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Two UD professors are part of an international team creating a new, more comprehensive application benchmark for next-generation high-performance computing systems.
Two UD professors are part of an international team creating a new, more comprehensive application benchmark for next-generation high-performance computing systems.

Building better benchmarks

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UD computer scientists on team measuring the true performance of supercomputers

Imagine that you’re shopping for a computer — not a laptop or a desktop for your home office, but a supercomputer that can perform as many as a quintillion calculations per second. How would you even begin to assess the capabilities of a machine that powerful?

Today, computing experts measure supercomputer performance using benchmarks that measure just a tiny kernel of the supercomputer’s computation power. For leaders at organizations that invest in supercomputers, scientists who use supercomputers, and experts who build new computers, a more comprehensive suite of benchmarks could be a useful tool when making complex, expensive decisions.

That’s why a multi-institutional team that includes two University of Delaware professors is creating a new, more comprehensive application benchmark for next-generation high-performance computing systems. By stress testing both the hardware and software of supercomputers, they hope to develop truer measures of their speed.

The team is led by principal investigator Robert Henschel, Director of Research Software and Solutions in Indiana University’s Research Technologies Division, co-principal investigator Rudolf Eigenmann, professor of electrical and computer engineering at UD, and co-principal investigator Sunita Chandrasekaran, assistant professor of computer and information sciences at UD. The group received a grant from the National Science Foundation for this project in 2018.

In 2019, the team held a workshop that included a veritable who’s who of benchmarking experts from universities, national labs and funding agencies. Together, they shared ideas about how to develop a better suite of benchmarks. The team is also working with industrial partners to refine their recommendations.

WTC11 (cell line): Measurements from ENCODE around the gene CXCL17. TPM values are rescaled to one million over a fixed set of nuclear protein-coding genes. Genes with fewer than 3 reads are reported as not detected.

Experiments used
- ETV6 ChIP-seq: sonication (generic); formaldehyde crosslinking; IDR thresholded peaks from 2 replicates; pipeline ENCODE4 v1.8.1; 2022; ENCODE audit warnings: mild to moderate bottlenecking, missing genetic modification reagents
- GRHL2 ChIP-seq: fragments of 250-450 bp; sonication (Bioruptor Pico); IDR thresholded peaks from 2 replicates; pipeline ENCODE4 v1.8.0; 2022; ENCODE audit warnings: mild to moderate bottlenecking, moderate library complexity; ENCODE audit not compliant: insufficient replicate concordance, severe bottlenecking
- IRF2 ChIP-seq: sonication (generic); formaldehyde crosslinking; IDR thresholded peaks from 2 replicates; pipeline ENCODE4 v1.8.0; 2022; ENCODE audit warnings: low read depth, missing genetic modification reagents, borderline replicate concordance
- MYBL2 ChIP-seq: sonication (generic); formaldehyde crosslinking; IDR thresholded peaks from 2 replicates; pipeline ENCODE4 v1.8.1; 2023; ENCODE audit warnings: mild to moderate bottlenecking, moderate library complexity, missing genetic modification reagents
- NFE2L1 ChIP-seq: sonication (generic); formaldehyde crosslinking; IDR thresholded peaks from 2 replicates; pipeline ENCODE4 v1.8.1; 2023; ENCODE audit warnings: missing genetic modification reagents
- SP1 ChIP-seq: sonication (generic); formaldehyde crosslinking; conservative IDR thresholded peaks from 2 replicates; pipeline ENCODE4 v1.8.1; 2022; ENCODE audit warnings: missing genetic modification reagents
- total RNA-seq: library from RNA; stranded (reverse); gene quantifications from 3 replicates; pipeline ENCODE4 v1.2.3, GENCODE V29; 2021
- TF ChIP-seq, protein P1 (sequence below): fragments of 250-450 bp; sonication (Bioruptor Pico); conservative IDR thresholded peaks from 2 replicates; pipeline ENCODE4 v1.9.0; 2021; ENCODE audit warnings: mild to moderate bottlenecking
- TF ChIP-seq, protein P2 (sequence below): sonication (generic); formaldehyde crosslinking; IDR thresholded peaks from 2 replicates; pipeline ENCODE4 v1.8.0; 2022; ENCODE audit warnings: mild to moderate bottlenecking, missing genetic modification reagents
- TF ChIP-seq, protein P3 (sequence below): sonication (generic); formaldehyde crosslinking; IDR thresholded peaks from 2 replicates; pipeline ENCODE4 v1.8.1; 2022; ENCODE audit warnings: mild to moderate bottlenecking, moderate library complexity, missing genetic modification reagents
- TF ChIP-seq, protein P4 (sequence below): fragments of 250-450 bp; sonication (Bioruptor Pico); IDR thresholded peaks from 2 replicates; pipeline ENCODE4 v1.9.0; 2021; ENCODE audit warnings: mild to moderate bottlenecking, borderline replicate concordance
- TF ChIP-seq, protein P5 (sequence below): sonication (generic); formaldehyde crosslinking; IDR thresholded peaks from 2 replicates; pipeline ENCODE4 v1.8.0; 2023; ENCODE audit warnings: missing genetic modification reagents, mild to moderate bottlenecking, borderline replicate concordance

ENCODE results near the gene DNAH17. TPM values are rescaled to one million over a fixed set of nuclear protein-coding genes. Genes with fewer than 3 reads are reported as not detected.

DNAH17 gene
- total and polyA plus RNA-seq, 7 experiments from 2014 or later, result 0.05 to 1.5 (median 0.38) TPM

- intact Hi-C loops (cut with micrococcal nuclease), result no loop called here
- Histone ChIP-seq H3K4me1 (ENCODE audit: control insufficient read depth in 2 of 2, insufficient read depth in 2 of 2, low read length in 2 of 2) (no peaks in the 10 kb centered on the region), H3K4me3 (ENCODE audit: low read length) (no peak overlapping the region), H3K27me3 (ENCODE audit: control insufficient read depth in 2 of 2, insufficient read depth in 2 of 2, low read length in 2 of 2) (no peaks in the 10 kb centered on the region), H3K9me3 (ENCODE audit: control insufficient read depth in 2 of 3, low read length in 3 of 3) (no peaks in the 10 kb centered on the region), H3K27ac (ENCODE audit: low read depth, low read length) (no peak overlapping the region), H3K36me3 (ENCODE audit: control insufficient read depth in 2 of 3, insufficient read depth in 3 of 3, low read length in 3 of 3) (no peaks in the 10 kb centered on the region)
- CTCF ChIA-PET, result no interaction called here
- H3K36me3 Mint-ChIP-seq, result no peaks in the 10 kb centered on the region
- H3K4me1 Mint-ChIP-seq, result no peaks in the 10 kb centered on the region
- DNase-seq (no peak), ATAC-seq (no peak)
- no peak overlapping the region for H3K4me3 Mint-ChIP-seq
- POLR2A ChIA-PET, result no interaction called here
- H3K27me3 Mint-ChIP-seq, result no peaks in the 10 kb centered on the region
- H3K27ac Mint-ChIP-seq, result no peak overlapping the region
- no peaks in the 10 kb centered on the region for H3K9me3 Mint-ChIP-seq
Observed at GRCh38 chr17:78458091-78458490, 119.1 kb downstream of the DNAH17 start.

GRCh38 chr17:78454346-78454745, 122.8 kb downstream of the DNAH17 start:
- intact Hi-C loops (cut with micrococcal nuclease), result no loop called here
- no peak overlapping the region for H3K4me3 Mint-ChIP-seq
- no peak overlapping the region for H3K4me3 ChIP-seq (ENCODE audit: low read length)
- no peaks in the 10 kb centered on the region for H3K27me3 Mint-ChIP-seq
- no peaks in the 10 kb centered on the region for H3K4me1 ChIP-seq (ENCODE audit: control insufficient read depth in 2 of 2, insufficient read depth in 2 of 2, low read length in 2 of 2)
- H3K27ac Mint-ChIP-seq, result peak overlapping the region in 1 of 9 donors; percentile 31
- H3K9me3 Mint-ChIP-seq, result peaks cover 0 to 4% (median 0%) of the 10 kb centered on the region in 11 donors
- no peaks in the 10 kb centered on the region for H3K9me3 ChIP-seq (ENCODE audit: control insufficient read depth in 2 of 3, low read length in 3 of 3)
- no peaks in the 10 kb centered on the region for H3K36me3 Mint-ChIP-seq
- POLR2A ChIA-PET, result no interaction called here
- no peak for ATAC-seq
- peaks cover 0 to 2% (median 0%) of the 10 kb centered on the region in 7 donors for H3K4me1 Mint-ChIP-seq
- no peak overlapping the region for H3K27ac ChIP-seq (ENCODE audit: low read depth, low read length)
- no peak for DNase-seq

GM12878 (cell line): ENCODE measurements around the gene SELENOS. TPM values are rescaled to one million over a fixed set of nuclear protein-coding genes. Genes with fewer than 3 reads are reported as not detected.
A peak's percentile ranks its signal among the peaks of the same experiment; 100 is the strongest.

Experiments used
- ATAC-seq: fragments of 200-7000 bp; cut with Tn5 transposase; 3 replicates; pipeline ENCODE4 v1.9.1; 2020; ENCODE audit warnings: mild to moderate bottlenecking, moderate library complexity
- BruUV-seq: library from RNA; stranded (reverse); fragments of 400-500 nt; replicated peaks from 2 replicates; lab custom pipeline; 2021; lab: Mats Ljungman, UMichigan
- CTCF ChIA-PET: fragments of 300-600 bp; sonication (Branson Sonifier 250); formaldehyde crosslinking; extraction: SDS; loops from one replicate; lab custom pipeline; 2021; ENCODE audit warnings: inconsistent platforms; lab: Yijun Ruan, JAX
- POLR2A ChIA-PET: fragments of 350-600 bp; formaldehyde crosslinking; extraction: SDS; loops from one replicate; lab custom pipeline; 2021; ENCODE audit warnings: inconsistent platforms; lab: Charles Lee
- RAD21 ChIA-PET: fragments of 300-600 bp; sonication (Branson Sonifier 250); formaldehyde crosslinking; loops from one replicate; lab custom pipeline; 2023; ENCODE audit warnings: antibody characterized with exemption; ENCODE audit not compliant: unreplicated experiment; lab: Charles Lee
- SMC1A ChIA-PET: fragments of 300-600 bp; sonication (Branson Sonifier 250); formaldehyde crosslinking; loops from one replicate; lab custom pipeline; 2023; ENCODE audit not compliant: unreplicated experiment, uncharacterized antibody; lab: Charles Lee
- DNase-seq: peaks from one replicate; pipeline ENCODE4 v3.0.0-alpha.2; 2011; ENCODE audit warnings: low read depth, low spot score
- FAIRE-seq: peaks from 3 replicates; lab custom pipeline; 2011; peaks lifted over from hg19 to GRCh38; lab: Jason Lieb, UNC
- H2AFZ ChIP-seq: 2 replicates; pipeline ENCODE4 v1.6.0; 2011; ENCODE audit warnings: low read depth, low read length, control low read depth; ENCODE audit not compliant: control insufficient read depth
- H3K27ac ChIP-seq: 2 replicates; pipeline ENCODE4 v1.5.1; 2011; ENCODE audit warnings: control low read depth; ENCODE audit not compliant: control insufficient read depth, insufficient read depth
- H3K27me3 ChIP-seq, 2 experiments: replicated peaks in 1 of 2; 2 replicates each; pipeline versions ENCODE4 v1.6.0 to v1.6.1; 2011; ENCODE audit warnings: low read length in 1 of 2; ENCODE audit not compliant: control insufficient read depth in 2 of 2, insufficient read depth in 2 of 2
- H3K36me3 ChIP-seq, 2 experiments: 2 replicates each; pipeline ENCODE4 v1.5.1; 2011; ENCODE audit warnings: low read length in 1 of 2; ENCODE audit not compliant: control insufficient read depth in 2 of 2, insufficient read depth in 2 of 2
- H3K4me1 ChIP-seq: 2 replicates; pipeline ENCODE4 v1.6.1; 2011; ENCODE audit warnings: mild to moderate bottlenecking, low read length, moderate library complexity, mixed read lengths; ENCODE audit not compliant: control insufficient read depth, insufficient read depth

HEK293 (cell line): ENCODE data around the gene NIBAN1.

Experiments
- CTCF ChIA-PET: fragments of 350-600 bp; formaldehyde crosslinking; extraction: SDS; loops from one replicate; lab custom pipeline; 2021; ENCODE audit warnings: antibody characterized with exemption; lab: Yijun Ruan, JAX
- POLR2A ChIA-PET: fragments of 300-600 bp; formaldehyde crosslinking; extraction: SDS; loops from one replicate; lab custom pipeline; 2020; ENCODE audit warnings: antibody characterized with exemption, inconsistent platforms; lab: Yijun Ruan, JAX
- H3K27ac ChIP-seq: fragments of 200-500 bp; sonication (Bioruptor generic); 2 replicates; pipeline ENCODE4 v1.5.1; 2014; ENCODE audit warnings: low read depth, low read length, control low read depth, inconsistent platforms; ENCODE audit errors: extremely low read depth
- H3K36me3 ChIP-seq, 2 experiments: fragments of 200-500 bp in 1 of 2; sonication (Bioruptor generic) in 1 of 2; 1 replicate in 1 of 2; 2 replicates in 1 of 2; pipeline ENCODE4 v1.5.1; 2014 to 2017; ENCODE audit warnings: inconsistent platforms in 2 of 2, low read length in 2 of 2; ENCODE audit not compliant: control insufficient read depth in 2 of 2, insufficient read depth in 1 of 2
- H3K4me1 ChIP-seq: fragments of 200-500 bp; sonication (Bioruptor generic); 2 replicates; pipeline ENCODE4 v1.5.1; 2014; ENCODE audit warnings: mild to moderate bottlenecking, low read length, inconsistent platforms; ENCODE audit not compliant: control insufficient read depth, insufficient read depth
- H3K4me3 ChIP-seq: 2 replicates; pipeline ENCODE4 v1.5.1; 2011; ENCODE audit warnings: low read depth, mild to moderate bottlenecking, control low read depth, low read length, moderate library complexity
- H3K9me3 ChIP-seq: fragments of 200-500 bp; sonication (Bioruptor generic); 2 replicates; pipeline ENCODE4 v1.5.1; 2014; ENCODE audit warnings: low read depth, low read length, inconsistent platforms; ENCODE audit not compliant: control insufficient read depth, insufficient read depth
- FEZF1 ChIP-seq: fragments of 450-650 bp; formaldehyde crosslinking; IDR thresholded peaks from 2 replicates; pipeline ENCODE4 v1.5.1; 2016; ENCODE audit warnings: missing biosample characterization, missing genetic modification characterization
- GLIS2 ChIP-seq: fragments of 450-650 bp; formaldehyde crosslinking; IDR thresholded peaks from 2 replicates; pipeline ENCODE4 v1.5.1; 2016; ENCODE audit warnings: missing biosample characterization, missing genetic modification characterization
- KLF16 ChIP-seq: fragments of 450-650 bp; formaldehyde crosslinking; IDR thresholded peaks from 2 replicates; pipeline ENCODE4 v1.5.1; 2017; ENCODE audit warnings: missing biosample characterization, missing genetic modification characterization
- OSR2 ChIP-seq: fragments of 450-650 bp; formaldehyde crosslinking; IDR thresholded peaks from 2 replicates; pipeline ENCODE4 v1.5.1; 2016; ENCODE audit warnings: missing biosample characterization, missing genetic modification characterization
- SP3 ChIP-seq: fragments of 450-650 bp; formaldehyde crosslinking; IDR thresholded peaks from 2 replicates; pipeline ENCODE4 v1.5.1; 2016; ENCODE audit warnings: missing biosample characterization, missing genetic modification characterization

“We the community have been talking for years about creating better benchmarks that use full computer applications to measure the speed of these supercomputers, and our effort and this workshop help exactly in that direction,” said Eigenmann.

A report from the workshop is now available for download.

The suite of benchmarks, which is slated for release in November 2020, will target a variety of applications from different domains of science. “Different applications bring different computational challenges to the table and what we have right now is minimalistic,” said Chandrasekaran. “That is not good enough. We need a comprehensive suite.”

Eigenmann and Chandrasekaran bring together complementary expertise in the supercomputing space.

Eigenmann is an expert in optimizing compilers, programming methodologies, tools and performance evaluation for high-performance computing and the design of cyber infrastructure.

UD is in the midst of implementing the Delaware Advanced Research Workforce and Innovation Network (DARWIN), a major computational and data resource under Eigenmann’s leadership.

Chandrasekaran is an expert in programming accelerators, exploring the suitability of high-level programming models such as OpenMP and OpenACC for current and future platforms, and validating and verifying emerging directive-based parallel programming models.

She leads one of just eight Center for Accelerated Application Readiness (CAAR projects) selected to develop applications for Frontier, the newest supercomputer slated to debut at the U.S. Department of Energy’s Oak Ridge National Lab in Tennessee in 2021. Frontier will be one of the first Exascale systems deployed.

Doctoral student Mayara Gimenes is working with Chandrasekaran on the project. Undergraduate students are also helping out through UD’s Vertically Integrated Projects (VIP) Program.

While experts from Indiana University and UD are leading the NSF project, academic leaders from Stony Brook University, the University of Basel in Switzerland, TU Dresden and RWTH Aachen from Germany, and the University of Tsukuba in Japan along with corporations such as AMD, HPE, Intel, NVIDIA, Lenovo and IBM and national laboratories such as ORNL, LBNL from the US and HZDR from Germany are also pitching in.

The benchmark suite is being developed jointly with the High-Performance Group (HPG) of the Standard Performance Evaluation Corporation (SPEC), a non-profit organization with the goal of creating and maintaining standardized benchmarks to evaluate performance and energy efficiency for the newest generation of computing systems.

“I am really excited about the collaboration of IU and UD on this NSF project, and the much larger community of academic and industry partners that is forming in the SPEC High Performance Group. I strongly believe that this benchmark will have great impact on how supercomputers are evaluated in the future,” said Henschel.

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